National Pearl Harbor Remembrance Day
December 5, 2001
On the morning of December 7, 1941, America was attacked without warning at
Pearl Harbor, Hawaii, by the air and naval forces of Imperial Japan. More than
2,400 people perished and another 1,100 were wounded, triggering our entry into
World War II.
Today, we honor those killed 60 years ago and those who survived to fight on
other fronts in the four succeeding years of world war. We also remember the
millions of brave Americans who answered our country's call to the battlefield,
to the factory, and to the farm, remembering Pearl Harbor by their deeds, their
devotion to duty, and their willingness to fight for freedom. The attack at
Pearl Harbor fired the American spirit with a determination that freedom would
not fall to tyranny; and the United States and its allies fought to victory,
preserving a world in which democracy could grow. The tragedy of December 7,
1941, remains seared upon our collective national memory, a recollection that
serves not just as a symbol of American military valor and American resolve,
but also as a reminder of the presence of evil in the world and the need to
remain ever vigilant against it.
Now, another date will forever stand alongside December 7 -- September 11, 2001.
On that day, our people and our way of life again were brutally and suddenly
attacked, though not by a complex military maneuver, but by the surreptitious
wiles of evil terrorists who took cruel and heartless advantage of the freedoms
guaranteed by our Nation. Their target was not chiefly our military, but innocent
civilians. We fight now to defend freedom, secure civilization, and ensure the
survival of our American way of life.
As we fight to defend what we believe is right, we remember the sacrifice of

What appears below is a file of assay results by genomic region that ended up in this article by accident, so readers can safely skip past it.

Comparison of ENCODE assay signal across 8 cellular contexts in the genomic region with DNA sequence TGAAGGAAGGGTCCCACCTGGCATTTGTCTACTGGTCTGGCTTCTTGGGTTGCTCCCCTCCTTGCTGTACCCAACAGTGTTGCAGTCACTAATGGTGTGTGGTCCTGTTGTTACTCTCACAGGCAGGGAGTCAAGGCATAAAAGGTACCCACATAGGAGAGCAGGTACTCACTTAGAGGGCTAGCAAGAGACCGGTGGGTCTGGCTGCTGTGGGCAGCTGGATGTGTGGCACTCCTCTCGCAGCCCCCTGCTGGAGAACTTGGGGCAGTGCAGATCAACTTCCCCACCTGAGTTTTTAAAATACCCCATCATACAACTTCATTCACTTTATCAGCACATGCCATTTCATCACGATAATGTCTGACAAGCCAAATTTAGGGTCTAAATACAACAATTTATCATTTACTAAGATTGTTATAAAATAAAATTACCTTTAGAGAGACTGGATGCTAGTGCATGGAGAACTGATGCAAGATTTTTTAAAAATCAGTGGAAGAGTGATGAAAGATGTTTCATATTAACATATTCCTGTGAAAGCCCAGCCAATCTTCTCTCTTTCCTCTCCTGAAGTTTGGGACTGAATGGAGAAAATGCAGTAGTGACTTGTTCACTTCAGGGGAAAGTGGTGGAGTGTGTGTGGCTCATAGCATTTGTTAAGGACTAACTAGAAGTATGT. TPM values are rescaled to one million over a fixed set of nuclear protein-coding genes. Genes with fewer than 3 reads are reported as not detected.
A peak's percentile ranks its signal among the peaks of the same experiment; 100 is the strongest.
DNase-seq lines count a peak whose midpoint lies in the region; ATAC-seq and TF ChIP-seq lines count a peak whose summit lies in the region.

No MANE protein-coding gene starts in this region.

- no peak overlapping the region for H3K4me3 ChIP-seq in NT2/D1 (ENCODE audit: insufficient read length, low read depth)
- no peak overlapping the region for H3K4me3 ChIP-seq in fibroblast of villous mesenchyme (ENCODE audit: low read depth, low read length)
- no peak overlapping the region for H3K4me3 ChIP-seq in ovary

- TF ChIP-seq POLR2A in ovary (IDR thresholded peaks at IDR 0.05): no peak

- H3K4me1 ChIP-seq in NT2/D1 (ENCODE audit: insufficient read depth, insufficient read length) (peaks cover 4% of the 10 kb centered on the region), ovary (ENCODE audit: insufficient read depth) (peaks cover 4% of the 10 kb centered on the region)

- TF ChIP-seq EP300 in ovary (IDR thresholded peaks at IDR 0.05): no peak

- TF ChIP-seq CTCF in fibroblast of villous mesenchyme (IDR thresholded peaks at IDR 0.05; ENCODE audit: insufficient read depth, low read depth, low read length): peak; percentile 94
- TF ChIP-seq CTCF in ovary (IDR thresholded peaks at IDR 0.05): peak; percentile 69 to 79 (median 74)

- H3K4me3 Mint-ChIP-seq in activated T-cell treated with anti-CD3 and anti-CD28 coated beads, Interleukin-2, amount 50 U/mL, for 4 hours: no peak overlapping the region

those who have gone before us -- not only the heroes of Pearl Harbor but all
the men and women of the greatest of generations who defeated tyranny. We are
grateful for their service, and honor it by pledging to do our best to secure
for our children, our grandchildren, and all of posterity the continuing blessings
The Congress, by Public Law 103-308, as amended, has designated December 7,
2001, as "National Pearl Harbor Remembrance Day."
NOW, THEREFORE, I, GEORGE W. BUSH, President of the United States of America,
by virtue of the authority vested in me by the Constitution and laws of the
United States, do hereby proclaim December 7, 2001, as National Pearl Harbor
Remembrance Day. I call upon the people of the United States to observe this
solemn occasion with appropriate ceremonies and activities. I urge all Federal
agencies, interested organizations, groups, and individuals to fly the flag
of the United States at half-staff this and every December 7 in honor of those
who died as a result of their service at Pearl Harbor.
IN WITNESS WHEREOF, I have hereunto set my hand this fifth day of December,
in the year of our Lord two thousand one, and of the Independence of the United
States of America the two hundred and twenty-sixth.